Blue-and-gold day in LA as Rams come home after 22 years

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LOS ANGELES (AP) — From the morning when the first tailgaters arrived to the evening and a game-winning drive, the Rams gave Los Angeles fans that old NFL feeling back.

There was no Deacon or Dickerson, and the old familiar blue and yellow were replaced with St. Louis gold, navy and white, but the horns on the helmets were the same, and so was the name: "Ladies and gentlemen, it is time to welcome home to the LA Coliseum, YOUR Los Angeles Rams!" the announcer shouted, bringing a roar the local crowd hasn't been able to let loose since 1994.

Even an opening kickoff return for a touchdown by the Dallas Cowboys' Lucky Whitehead in Saturday's preseason opener for both teams couldn't kill the mood, and many late-arriving LA fans missed that anyway.

The Rams' first touchdown in their new-old town, a 14-yard run by Benny Cunningham, brought another huge roar from the crowd of 89,140, as though it finally made the move official.

"It was a great feeling," Cunningham said.

The game-winning drive, capped by a touchdown pass from Sean Mannion to Aaron Green, gave the Rams a 28-24 victory and the crowd an even bigger charge.

"Celebrating a new era of NFL football in Los Angeles, we deserve it!" yelled Rachel Barbosa, 40, tailgating outside the Coliseum, where the unmistakable smell of sausages and beer marking an NFL game day hung in the air.

Her tailgate-party partner Rose Gonzalez turned 41 on Saturday and the old-school Rams fan couldn't believe she was getting such a sweet gift.

"Wouldn't want to spend my birthday any other way," Gonzalez said.

Rams jerseys from all eras of the team filled the streets and parks around the Coliseum, the Rams traditional home, though the gates and snack stands still bear the red and gold of the permanent tenant, USC. The Rams will play here while their permanent home is built in nearby Inglewood.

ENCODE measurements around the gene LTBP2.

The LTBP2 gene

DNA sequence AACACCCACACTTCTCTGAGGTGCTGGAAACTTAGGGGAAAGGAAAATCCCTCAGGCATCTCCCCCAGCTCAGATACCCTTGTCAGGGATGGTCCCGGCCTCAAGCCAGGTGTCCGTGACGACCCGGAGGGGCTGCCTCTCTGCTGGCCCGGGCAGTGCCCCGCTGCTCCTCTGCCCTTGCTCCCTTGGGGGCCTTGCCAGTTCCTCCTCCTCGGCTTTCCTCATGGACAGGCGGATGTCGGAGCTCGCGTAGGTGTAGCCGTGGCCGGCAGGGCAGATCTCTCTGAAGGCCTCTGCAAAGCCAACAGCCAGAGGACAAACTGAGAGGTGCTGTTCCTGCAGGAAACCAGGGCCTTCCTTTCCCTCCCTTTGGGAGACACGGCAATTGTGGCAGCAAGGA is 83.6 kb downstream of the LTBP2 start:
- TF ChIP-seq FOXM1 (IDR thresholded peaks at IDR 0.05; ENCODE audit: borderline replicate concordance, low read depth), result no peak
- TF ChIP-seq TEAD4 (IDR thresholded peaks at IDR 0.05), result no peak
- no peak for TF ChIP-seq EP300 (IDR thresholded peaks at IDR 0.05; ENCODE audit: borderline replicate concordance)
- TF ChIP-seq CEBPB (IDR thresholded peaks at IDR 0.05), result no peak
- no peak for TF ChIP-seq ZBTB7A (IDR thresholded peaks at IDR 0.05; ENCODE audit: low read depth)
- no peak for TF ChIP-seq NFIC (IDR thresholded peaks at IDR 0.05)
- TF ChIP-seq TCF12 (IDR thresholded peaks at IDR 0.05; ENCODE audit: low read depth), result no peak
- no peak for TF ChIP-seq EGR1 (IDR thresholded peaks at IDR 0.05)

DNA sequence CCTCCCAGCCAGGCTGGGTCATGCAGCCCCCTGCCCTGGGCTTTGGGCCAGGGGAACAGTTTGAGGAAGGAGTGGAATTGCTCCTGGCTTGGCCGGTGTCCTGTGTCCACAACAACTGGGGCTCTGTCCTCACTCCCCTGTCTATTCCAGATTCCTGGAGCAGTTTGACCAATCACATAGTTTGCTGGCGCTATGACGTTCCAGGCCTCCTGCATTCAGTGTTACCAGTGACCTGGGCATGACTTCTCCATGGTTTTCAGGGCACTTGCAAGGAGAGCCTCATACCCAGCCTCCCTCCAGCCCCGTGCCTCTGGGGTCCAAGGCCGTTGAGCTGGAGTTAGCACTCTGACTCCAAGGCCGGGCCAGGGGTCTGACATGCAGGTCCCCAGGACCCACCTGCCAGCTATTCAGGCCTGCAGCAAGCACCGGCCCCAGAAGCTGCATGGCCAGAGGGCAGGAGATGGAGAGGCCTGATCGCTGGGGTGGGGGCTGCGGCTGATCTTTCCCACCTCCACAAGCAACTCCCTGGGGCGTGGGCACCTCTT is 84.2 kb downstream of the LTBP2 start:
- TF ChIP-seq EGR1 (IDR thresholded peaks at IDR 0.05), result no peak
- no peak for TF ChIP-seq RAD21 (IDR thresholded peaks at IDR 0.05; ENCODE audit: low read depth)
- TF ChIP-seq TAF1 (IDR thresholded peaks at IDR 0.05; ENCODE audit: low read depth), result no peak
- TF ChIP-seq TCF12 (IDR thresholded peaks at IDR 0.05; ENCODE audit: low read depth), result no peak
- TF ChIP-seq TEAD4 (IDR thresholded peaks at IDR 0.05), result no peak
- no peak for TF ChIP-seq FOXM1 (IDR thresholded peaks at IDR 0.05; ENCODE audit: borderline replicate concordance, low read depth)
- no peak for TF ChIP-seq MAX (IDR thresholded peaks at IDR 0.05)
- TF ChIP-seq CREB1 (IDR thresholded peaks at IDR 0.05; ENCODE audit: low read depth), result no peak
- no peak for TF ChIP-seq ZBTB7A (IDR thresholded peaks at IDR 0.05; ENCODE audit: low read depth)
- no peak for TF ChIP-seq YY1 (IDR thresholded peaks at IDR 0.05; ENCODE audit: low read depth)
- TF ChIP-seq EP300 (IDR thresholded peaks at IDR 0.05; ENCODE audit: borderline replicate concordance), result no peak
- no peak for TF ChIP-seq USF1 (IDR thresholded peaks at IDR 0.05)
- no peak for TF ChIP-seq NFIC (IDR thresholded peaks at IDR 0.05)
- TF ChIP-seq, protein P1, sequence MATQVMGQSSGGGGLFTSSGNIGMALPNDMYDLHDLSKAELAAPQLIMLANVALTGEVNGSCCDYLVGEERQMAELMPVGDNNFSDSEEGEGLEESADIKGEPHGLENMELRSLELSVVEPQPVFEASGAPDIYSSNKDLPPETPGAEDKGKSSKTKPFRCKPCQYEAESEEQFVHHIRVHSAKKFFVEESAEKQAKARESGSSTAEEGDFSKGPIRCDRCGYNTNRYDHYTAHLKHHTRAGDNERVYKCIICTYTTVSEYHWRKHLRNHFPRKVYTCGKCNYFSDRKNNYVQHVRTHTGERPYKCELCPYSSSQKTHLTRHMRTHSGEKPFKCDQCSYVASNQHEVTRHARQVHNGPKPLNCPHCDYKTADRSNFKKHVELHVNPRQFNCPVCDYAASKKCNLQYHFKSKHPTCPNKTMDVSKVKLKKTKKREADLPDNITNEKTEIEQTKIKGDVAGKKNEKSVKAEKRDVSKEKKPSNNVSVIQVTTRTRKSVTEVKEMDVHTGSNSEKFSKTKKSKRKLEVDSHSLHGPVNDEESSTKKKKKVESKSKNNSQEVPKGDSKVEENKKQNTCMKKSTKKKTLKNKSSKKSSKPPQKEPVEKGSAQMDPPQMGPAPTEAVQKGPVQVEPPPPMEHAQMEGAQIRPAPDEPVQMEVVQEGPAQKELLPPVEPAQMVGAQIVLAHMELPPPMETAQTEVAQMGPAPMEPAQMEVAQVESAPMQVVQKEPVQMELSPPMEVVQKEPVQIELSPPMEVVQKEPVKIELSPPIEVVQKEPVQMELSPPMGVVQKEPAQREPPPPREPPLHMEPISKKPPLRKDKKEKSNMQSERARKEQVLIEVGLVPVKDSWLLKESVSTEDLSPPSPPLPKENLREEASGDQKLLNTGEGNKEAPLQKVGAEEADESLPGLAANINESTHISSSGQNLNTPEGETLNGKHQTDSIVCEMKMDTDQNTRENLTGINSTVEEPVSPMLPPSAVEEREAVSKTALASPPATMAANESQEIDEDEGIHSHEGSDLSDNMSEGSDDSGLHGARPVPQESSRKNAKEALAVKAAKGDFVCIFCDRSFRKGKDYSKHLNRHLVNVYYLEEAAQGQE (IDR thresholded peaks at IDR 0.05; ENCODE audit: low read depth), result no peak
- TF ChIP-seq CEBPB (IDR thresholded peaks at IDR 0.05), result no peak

LA fans also had to face the other side of the NFL experience, which they hadn't missed as much: Weekend traffic that felt like weekday rush hour, sky-high parking prices, and shouting matches with hardcore Cowboy fans.

And the city's new Expo Line light rail train that stops at the Coliseum was as packed and sweaty as a subway train bound for Yankee Stadium.

But nearly everyone took it all in stride, and smiles abounded.

There might have been no one happier than Douglas Aziz.

"I moved here from Toronto in 1994 because I was a Rams fan," said Aziz, who wore an old-school Deacon Jones No. 75 jersey with his long white hair.

"That was the year they left." He had a gleam in his eye and an ear-to-ear grin at the thought of finally seeing his own team in his hometown 22 year later.

"It's incredible," he said.

Aziz came to the game with his two young-adult sons, Cameron and Colin. Cameron has been a longtime NFL fan, but is now a newly adopted Rams fan and holder of many season tickets.

"I got eight!" he said, and he plans to hold on to them for decades to come. He sold the five he wasn't using for this game for a total of $800, he said.

"For a preseason game!" he said in disbelief.

For other fans it was a return to old traditions.

Russel Nadel and his wife came to Rams games in the Coliseum in the 1970s, and to the teams' games in Anaheim in the 80s and early 90s.

"We've been going to San Diego for games, to see the Chargers, because it was the best we could do," he said.

But they never became more than lukewarm Chargers fans.

Today, they were overjoyed to give their full affection to a team again.

"It's a special day," he said.


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